Paul Simon: 1928-2003

by Norm Winick

The conscience of Illinois politics died Tuesday. Paul Simon, state and federal legislator, author, newspaper publisher, and educator, died from extensive bowel ischemia following a heart bypass operation at St. John’s Hospital in Springfield. Simon was 75.

Paul Simon grew up in Oregon and attended — but never graduated from the University of Oregon and Dana College in Blair, Neb. His family had moved to southern Illinois. In 1948, he borrowed $3,600 from the local Lions’ club and bought the failing weekly newspaper in Troy — across from St. Louis. He is thought to have been the nation’s youngest editor-publisher at the time and developed a reputation as a muckraker, blasting crime and corruption and pointing out crime syndicate gambling ties to local officials. He argued for civil rights in segregated "Little Egypt." Eventually, he grew to own a small chain of 14 newspapers — including the Abingdon Argus. He sold them in 1966.

In 1953, Simon ran for the Illinois legislature. He considered himself a Republican at the time, and had voted for Dewey over Truman, (and even endorsed Dewey in his paper) but he ran as a Democrat so he had a better chance of winning in the overwhelmingly Democratic district.

He soon picked up the nickname "Reverend" for his constant haranguing on ethics. He was so disgusted by the culture of corruption in Springfield that he wrote several major magazine articles about it which garnered him national recognition.

In 1968, Simon was elected lieutenant Governor as a Democrat alongside Republican Richard Ogilvie — the first time that had happened. The new 1970 Illinois Constitution changed the rules so that the Governor and Lieutenant Governor ran as a team.

Simon intended to run against Ogilvie in 1972 but was instead knocked off in the Democratic primary by maverick Dan Walker, who successfully painted Simon as a pawn of the Daley machine — despite his career as a corruption-fighter.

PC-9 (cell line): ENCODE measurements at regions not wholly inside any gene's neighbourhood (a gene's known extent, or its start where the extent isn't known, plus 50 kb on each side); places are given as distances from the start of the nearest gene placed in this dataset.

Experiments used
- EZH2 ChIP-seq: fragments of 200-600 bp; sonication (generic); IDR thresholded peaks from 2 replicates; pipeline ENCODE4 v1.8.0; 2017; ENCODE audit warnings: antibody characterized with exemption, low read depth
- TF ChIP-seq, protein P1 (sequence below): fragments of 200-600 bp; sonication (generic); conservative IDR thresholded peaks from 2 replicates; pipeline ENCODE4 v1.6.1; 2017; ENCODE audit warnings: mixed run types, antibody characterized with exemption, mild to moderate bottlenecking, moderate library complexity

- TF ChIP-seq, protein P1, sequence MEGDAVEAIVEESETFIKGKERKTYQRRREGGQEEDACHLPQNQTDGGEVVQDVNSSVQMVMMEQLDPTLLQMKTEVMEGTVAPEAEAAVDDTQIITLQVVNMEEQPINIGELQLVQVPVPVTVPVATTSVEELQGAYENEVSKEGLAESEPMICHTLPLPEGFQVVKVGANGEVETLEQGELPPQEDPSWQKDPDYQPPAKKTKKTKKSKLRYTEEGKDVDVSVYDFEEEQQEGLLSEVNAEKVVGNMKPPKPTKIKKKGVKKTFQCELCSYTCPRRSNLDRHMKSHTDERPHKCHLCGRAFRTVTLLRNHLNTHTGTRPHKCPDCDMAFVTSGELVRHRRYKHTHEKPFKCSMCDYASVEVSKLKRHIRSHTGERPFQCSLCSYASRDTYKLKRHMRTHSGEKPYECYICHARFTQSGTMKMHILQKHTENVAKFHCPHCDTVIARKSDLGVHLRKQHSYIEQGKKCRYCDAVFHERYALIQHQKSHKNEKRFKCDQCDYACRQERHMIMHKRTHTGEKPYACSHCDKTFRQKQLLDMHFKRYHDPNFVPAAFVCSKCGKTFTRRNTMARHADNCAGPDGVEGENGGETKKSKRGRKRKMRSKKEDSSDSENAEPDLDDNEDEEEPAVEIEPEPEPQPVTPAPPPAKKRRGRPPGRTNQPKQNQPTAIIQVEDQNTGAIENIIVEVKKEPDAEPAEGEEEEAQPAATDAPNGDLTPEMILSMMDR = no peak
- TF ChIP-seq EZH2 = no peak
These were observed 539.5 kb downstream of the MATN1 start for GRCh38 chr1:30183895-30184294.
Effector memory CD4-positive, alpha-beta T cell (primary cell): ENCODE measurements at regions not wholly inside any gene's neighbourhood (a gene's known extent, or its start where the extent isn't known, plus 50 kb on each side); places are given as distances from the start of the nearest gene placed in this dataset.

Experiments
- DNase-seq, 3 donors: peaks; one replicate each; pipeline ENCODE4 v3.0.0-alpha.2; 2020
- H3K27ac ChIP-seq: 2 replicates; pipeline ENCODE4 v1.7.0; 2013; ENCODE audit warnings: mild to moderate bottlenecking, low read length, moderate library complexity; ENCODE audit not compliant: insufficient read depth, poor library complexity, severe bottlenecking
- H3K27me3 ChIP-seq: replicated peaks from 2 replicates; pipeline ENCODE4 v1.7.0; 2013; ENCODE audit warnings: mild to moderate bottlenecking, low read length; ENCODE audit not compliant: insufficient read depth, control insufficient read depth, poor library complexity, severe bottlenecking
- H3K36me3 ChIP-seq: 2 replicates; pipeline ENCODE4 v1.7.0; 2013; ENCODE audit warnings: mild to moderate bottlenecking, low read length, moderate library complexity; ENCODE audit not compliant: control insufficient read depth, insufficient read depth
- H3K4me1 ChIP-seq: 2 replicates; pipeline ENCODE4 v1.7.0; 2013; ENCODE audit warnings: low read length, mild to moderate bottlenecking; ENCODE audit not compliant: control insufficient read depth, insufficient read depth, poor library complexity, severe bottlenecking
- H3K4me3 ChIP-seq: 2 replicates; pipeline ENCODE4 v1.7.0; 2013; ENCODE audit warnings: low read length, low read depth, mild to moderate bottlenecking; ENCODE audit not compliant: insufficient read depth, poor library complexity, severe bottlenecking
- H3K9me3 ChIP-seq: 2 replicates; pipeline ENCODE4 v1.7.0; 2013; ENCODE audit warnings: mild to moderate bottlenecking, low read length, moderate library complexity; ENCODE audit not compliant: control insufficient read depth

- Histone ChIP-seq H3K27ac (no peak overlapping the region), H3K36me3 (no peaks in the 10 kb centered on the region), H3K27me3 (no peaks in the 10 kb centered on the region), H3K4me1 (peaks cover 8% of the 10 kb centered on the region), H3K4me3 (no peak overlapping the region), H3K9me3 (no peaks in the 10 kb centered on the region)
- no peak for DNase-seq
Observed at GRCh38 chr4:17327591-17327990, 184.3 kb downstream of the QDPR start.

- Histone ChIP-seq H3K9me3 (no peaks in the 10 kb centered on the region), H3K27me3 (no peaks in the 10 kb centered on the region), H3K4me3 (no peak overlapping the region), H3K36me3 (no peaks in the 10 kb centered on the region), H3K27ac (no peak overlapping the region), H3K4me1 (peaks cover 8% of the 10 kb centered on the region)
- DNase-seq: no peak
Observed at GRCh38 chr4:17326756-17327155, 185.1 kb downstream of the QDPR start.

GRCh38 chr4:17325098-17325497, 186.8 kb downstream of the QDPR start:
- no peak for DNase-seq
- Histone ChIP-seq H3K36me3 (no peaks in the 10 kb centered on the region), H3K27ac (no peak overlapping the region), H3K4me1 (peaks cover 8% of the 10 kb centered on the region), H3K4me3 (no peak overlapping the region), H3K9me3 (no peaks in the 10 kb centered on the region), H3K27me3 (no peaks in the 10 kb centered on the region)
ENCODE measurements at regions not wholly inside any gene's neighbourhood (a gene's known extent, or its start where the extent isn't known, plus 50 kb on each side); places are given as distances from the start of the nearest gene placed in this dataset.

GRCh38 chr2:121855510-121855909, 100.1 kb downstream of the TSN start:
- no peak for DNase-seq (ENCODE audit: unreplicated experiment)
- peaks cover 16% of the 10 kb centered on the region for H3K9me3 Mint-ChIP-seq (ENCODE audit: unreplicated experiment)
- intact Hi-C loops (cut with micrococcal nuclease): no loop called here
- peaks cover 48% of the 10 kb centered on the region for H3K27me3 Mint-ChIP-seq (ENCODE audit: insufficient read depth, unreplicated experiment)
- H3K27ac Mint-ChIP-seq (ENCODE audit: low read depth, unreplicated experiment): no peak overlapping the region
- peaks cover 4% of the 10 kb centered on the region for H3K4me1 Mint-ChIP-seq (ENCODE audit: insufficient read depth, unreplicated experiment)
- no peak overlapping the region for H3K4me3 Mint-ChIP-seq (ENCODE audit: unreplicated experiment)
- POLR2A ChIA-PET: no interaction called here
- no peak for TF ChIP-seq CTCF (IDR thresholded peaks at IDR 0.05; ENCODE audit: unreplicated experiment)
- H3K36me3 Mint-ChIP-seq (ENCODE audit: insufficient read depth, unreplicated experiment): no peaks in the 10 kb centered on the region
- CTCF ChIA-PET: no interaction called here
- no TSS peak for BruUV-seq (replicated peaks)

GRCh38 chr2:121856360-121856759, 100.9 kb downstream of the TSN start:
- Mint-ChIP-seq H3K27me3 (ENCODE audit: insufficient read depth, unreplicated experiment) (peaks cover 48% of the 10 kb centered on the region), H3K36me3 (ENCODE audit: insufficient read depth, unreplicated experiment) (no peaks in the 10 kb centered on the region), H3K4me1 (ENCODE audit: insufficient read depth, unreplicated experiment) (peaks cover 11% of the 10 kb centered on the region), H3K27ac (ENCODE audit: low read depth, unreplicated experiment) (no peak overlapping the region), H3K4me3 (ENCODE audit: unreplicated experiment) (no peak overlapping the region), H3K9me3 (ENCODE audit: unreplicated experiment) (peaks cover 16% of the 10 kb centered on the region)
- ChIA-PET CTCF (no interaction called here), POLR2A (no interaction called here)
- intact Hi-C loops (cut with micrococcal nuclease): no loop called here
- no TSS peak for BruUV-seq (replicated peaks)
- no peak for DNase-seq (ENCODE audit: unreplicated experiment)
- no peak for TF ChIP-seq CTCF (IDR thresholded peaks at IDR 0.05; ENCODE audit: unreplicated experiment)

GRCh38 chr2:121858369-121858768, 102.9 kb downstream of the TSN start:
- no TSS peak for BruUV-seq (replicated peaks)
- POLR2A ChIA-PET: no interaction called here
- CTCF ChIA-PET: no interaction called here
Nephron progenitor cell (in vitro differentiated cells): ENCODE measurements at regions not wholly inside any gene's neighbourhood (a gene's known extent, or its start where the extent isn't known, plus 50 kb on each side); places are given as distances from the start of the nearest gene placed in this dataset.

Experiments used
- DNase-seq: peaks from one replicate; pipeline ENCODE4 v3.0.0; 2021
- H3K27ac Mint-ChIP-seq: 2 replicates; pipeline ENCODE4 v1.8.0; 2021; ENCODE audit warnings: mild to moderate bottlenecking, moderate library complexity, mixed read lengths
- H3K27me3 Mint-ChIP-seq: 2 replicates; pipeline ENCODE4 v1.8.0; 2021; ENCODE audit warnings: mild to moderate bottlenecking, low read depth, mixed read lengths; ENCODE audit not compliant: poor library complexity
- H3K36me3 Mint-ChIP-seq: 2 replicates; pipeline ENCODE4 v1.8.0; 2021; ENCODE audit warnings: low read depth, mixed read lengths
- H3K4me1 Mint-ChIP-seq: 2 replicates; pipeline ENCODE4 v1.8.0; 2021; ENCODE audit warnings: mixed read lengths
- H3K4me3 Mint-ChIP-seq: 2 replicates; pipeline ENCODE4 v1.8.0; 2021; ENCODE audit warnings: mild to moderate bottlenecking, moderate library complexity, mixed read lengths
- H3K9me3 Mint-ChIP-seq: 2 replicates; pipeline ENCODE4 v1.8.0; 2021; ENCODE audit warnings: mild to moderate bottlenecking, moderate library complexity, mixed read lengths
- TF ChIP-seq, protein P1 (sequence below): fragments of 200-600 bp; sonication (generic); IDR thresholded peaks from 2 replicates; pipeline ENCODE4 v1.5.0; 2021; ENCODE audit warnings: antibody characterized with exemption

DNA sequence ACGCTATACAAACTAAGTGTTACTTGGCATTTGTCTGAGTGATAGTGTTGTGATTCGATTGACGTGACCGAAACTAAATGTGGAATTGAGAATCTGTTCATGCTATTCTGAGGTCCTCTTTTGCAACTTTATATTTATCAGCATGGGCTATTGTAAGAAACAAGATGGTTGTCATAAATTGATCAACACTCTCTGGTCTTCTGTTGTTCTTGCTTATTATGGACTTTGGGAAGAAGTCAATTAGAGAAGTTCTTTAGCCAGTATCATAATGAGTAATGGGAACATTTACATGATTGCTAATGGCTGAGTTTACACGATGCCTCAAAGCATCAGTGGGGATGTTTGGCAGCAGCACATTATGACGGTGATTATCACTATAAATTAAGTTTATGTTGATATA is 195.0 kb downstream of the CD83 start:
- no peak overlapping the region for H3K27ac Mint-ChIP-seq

He ran for and was elected to Congress from southern Ilinois for several terms until he took on incumbent U. S. Senator Chuck Percy in 1984, labelling the wealthy Percy as a "Country Club" Republican and narrowly won. Simon ran an aborted campaign for President in 1988 and was easily reelected to the Senate in 1990. His career was marked by unquestioned ethics, fiscal conservatism and social liberalism.

Respected by Democrats and Republicans alike, during each of his Senate terms, Simon made it a point to host a "town meeting" in all of Illinois’ 102 counties. They were always well-attended because he answered questions personally from anyone who wished to pose one. They also served to boost his popularity and keep him in touch with the people of the state. He also wrote a weekly newspaper column, banged out on his manual typewriter, that he sent to hundreds of newspapers in Illinois.

Simon retired after his second term and went home to Makanda, near Carbondale, to teach at Southern Illinois University and found a think tank: the Public Policy Institute. Mike Lawrence, a Galesburg native, worked with Simon as Associate Director of the Institute. "All of us at the institute were honored and privileged to work with this extraordinary human being and leader. We loved and respected him greatly and we will miss him very much. Without him the Institute will never be the same, but it will continue for decades and decades to come to pursue his unflagging commitment to a better world."

One of Simon’s last acts was to call reporters last Friday to tell them he was endorsing Howard Dean for President.

He had friends throughout the world. He sent Christmas cards to tens of thousands of them, annually keeping them apprised of the happenings in his family and political life.

Paul Simon had a self-deprecating sense of humor; he once appeared on "Saturday Night Live" in a skit confusing him with the other Paul Simon.

Sen. Dick Durbin, who now occupies Simon’s Senate seat, says that "Paul Simon set the standard for honesty and caring in public life."

Sen. Edward M. Kennedy (D-Mass.) Tuesday called Simon "…a brilliant Senator with a flair for grass-roots politics, a reformer to the core, and the conscience of the Senate. …In another era, he would have been a founding father."